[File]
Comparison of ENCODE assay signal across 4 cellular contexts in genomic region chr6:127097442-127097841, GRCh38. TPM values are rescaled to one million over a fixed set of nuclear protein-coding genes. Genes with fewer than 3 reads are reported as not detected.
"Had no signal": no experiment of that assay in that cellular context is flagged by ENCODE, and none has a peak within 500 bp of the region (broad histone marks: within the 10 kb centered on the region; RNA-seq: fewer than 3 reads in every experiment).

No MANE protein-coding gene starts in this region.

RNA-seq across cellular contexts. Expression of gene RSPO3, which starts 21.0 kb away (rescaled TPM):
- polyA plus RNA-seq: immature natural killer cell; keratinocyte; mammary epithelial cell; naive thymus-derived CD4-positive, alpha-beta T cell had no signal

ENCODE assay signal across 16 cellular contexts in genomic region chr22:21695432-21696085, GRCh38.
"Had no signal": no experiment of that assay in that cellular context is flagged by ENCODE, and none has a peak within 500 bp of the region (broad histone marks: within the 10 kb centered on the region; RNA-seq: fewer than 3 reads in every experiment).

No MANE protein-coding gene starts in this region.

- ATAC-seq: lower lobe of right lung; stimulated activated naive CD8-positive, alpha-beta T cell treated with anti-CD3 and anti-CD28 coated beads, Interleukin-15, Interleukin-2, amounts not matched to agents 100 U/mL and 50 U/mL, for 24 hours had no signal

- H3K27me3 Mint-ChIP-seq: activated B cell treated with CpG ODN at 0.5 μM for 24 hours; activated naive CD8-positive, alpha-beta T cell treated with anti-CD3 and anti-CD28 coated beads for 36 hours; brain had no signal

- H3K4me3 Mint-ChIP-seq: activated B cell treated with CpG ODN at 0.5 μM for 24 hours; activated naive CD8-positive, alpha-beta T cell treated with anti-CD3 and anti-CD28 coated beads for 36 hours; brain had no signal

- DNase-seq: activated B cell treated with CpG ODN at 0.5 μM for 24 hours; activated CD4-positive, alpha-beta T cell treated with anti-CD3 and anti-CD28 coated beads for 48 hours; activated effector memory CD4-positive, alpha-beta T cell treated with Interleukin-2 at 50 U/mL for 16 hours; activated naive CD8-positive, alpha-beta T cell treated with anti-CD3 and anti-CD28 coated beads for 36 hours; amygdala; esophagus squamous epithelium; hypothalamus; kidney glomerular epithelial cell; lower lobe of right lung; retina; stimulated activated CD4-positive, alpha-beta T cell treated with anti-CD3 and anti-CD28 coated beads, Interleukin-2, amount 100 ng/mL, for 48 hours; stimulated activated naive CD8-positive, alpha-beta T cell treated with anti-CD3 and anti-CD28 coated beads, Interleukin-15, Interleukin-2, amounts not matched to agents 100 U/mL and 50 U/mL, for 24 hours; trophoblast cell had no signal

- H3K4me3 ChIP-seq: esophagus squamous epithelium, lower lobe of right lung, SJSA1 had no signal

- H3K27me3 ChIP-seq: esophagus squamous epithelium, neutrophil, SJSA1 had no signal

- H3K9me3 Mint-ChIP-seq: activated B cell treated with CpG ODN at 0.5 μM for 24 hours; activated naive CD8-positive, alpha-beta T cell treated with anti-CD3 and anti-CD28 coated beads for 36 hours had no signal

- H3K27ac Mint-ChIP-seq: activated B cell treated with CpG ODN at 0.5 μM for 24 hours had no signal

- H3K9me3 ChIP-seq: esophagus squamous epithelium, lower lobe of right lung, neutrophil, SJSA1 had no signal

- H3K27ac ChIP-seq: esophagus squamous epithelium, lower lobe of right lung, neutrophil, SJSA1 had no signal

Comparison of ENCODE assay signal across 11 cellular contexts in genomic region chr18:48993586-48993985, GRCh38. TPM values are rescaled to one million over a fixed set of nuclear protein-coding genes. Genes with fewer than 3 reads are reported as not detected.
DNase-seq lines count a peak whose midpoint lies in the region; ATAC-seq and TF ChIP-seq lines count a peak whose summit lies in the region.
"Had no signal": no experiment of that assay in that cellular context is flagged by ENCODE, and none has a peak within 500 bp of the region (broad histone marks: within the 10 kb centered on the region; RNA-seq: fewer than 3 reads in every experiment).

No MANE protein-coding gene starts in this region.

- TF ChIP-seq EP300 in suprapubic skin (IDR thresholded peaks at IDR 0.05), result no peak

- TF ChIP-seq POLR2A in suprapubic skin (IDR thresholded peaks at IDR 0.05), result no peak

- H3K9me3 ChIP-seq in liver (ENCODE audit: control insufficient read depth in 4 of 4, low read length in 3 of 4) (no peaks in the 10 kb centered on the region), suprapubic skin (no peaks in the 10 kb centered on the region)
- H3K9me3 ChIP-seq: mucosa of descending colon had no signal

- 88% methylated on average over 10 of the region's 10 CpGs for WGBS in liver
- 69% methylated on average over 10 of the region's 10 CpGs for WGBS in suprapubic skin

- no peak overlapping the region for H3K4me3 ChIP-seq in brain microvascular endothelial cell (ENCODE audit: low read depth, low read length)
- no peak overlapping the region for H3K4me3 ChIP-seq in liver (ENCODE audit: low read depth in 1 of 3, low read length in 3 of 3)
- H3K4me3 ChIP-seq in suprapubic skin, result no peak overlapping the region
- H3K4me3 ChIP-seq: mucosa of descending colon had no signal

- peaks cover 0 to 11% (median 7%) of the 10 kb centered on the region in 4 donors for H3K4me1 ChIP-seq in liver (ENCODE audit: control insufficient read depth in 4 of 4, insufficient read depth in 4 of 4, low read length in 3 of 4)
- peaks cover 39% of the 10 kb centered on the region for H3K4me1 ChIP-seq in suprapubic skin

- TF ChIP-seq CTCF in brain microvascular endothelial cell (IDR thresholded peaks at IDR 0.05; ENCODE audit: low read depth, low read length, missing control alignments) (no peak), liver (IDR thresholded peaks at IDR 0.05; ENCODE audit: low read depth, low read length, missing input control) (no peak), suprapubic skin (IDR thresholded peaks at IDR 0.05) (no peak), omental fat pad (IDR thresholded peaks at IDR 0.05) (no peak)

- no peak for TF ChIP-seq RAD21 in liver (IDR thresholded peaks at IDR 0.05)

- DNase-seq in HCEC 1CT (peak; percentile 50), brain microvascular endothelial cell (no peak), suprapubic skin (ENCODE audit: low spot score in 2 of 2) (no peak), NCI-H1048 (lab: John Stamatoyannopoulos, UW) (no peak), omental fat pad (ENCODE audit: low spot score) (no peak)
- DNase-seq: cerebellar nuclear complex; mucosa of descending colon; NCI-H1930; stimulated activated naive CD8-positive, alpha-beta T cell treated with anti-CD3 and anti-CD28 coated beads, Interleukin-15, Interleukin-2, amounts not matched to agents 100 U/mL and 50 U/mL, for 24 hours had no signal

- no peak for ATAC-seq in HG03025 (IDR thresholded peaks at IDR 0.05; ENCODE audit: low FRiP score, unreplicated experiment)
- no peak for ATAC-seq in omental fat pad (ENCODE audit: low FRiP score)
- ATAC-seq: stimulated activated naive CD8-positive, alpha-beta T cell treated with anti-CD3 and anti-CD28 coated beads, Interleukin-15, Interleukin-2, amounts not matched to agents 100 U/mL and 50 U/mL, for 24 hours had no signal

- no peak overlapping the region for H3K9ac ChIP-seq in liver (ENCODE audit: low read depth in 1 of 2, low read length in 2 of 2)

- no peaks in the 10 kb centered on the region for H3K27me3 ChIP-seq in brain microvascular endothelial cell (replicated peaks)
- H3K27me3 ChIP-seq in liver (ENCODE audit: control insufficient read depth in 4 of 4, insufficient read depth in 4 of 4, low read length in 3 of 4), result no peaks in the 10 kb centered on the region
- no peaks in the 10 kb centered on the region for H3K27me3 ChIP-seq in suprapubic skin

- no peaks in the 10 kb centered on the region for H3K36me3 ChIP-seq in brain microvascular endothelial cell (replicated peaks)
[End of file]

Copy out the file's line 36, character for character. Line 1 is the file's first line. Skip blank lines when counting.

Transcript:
- no peak for TF ChIP-seq RAD21 in liver (IDR thresholded peaks at IDR 0.05)